The law was passed in secret by the Standing Committee of the National People’s Congress in Beijing and signed by President Xi Jinping before people in Hong Kong had even seen the text. The law defines as punishable offenses: “secession, subversion, organisation and perpetration of terrorist activities, and collusion with a foreign country or with external elements to endanger national security.” These words are right out of China’s dictatorial handbook, and can be used arbitrarily to stop anything the authorities dislike. One provision specifically allows for prosecution of anyone “provoking by unlawful means hatred among Hong Kong residents” toward either the Beijing or Hong Kong governments. A few years ago, China plotted to nab booksellers from Hong Kong who sold gossip volumes about China’s leaders. Now, anyone who hoists a placard that says “Down with President Xi Jinping!” might well draw a jail term.
The law creates a division for investigating threats to national security — a secret police — and gives Beijing a strong hand in how it will work. One of the more remarkable provisions in the new law, Article 38, states that it covers offenses committed “outside the Region by a person who is not a permanent resident of the Region.” This suggests a long arm of the Chinese thought police, intent on punishing people outside Hong Kong who stir up criticism of the government. For all practical purposes, a critic might not be prosecuted abroad, but woe to those who set foot in Hong Kong.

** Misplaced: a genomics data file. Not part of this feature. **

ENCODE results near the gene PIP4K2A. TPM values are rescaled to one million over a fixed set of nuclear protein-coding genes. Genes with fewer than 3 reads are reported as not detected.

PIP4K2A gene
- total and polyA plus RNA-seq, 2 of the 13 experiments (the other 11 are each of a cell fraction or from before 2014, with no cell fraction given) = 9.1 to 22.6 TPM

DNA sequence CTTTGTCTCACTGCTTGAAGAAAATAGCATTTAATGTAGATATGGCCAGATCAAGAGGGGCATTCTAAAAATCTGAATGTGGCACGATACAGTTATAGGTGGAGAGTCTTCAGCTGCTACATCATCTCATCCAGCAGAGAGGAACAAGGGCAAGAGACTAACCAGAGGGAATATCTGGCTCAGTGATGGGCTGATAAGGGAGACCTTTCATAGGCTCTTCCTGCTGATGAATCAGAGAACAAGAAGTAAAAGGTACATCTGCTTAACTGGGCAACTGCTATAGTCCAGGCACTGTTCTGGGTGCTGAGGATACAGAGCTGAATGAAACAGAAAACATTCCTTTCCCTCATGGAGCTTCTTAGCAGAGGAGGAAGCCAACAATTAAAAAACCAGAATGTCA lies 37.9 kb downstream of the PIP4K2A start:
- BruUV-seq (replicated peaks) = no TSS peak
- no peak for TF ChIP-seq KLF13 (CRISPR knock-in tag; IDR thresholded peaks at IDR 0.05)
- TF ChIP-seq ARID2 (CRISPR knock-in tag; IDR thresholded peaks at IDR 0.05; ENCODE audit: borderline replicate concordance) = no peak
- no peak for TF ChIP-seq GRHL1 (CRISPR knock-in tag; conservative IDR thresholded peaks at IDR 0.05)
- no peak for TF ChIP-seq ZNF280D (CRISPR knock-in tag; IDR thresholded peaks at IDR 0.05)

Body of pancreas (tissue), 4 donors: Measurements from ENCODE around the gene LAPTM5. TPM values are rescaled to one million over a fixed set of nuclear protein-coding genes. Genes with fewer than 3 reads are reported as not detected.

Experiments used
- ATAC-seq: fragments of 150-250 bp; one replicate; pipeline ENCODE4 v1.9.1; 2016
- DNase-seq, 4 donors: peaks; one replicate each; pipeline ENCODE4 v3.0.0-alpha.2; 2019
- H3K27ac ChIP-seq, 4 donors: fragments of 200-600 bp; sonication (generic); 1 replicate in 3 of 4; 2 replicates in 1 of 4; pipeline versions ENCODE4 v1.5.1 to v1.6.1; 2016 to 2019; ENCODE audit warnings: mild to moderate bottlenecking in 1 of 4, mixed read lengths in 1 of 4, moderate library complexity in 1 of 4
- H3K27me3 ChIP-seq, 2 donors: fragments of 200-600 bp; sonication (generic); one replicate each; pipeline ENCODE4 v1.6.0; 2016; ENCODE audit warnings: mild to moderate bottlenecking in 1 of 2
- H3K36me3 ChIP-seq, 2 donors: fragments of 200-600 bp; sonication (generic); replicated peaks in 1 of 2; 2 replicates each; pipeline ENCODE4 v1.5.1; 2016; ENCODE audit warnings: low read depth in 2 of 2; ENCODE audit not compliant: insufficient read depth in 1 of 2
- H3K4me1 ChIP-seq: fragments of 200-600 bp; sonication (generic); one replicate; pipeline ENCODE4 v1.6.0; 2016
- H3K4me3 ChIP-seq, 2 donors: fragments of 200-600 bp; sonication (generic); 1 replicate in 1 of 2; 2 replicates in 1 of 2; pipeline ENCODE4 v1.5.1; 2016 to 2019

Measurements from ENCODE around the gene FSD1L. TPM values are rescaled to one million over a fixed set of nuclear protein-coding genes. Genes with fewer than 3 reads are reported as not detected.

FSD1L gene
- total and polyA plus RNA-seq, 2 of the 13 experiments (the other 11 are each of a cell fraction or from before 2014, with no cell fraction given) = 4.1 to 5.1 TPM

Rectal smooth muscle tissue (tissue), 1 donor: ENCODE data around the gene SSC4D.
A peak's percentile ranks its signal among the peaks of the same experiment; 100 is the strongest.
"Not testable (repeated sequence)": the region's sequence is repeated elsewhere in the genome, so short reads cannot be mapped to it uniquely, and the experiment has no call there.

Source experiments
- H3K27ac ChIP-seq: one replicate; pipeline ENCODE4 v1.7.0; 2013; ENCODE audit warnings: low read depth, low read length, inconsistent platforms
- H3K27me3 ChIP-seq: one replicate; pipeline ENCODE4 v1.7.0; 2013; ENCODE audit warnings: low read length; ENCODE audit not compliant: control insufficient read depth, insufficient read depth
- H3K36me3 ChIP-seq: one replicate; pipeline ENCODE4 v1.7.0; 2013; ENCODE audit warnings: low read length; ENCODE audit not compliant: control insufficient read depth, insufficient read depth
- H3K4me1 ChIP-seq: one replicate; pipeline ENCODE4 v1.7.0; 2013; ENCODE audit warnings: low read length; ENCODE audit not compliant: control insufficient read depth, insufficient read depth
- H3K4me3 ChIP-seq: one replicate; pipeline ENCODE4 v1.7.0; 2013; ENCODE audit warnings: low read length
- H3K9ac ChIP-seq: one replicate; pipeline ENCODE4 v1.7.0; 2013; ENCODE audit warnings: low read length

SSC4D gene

China has broken its promise to Britain on the handover of Hong Kong in 1997 to preserve the concept of “one country, two systems” for 50 years. Many hoped Hong Kong’s system might rub off on China, but in the end, China’s overwhelmed Hong Kong. This makes it even more imperative for the West to stand by the vibrant democracy of Taiwan.
China seems unconcerned by recent protests and threats of sanctions from the United States, and no wonder, considering Mr. Trump’s evident disinterest. A response worthy of consideration is legislation in Congress introduced by Rep. Tom Malinowski (D-N.J.) and Rep. Adam Kinzinger (R-Ill.) that would open a pathway to enter the United States for Hong Kong entrepreneurs, scientists and academics. Britain is also considering a special five-year visa for as many as 2.9 million Hong Kong citizens with British national overseas status.
These measures will help individuals escape China’s persecution, but the flame of Hong Kong’s democratic ideals has been abruptly extinguished. It is a momentously sad day for world freedom.